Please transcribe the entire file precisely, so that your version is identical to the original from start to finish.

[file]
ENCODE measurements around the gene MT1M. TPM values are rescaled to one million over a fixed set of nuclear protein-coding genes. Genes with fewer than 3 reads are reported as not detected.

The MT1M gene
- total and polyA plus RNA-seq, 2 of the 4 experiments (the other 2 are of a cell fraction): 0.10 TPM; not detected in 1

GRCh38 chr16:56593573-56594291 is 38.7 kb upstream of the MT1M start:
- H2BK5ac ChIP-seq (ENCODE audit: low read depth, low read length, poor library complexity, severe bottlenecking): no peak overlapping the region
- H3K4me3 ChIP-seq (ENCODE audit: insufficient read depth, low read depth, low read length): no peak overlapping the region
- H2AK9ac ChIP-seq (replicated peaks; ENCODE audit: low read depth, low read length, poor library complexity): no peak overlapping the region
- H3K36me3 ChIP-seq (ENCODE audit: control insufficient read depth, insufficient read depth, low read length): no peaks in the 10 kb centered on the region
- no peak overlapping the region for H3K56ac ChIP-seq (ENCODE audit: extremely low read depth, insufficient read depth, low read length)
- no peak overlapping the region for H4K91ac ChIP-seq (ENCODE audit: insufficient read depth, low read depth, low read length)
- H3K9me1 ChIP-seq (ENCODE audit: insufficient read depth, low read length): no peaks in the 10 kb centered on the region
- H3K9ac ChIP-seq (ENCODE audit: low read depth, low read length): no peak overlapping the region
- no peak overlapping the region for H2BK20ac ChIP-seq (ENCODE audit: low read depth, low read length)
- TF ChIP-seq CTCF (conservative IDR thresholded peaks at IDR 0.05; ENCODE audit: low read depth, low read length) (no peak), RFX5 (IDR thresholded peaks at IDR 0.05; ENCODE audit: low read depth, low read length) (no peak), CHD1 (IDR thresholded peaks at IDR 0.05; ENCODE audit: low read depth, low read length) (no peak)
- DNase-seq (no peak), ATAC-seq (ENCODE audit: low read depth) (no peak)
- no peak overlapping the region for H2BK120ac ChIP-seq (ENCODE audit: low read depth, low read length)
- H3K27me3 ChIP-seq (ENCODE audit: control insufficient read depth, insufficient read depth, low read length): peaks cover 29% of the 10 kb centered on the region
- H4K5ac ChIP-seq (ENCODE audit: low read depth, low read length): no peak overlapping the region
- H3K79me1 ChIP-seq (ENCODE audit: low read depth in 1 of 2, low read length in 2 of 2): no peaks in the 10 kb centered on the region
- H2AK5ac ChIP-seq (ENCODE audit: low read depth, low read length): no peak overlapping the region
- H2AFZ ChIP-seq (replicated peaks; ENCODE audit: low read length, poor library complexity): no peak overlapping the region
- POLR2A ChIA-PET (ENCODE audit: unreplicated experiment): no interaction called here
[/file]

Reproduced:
ENCODE measurements around the gene MT1M. TPM values are rescaled to one million over a fixed set of nuclear protein-coding genes. Genes with fewer than 3 reads are reported as not detected.

The MT1M gene
- total and polyA plus RNA-seq, 2 of the 4 experiments (the other 2 are of a cell fraction): 0.10 TPM; not detected in 1

GRCh38 chr16:56593573-56594291 is 38.7 kb upstream of the MT1M start:
- H2BK5ac ChIP-seq (ENCODE audit: low read depth, low read length, poor library complexity, severe bottlenecking): no peak overlapping the region
- H3K4me3 ChIP-seq (ENCODE audit: insufficient read depth, low read depth, low read length): no peak overlapping the region
- H2AK9ac ChIP-seq (replicated peaks; ENCODE audit: low read depth, low read length, poor library complexity): no peak overlapping the region
- H3K36me3 ChIP-seq (ENCODE audit: control insufficient read depth, insufficient read depth, low read length): no peaks in the 10 kb centered on the region
- no peak overlapping the region for H3K56ac ChIP-seq (ENCODE audit: extremely low read depth, insufficient read depth, low read length)
- no peak overlapping the region for H4K91ac ChIP-seq (ENCODE audit: insufficient read depth, low read depth, low read length)
- H3K9me1 ChIP-seq (ENCODE audit: insufficient read depth, low read length): no peaks in the 10 kb centered on the region
- H3K9ac ChIP-seq (ENCODE audit: low read depth, low read length): no peak overlapping the region
- no peak overlapping the region for H2BK20ac ChIP-seq (ENCODE audit: low read depth, low read length)
- TF ChIP-seq CTCF (conservative IDR thresholded peaks at IDR 0.05; ENCODE audit: low read depth, low read length) (no peak), RFX5 (IDR thresholded peaks at IDR 0.05; ENCODE audit: low read depth, low read length) (no peak), CHD1 (IDR thresholded peaks at IDR 0.05; ENCODE audit: low read depth, low read length) (no peak)
- DNase-seq (no peak), ATAC-seq (ENCODE audit: low read depth) (no peak)
- no peak overlapping the region for H2BK120ac ChIP-seq (ENCODE audit: low read depth, low read length)
- H3K27me3 ChIP-seq (ENCODE audit: control insufficient read depth, insufficient read depth, low read length): peaks cover 29% of the 10 kb centered on the region
- H4K5ac ChIP-seq (ENCODE audit: low read depth, low read length): no peak overlapping the region
- H3K79me1 ChIP-seq (ENCODE audit: low read depth in 1 of 2, low read length in 2 of 2): no peaks in the 10 kb centered on the region
- H2AK5ac ChIP-seq (ENCODE audit: low read depth, low read length): no peak overlapping the region
- H2AFZ ChIP-seq (replicated peaks; ENCODE audit: low read length, poor library complexity): no peak overlapping the region
- POLR2A ChIA-PET (ENCODE audit: unreplicated experiment): no interaction called here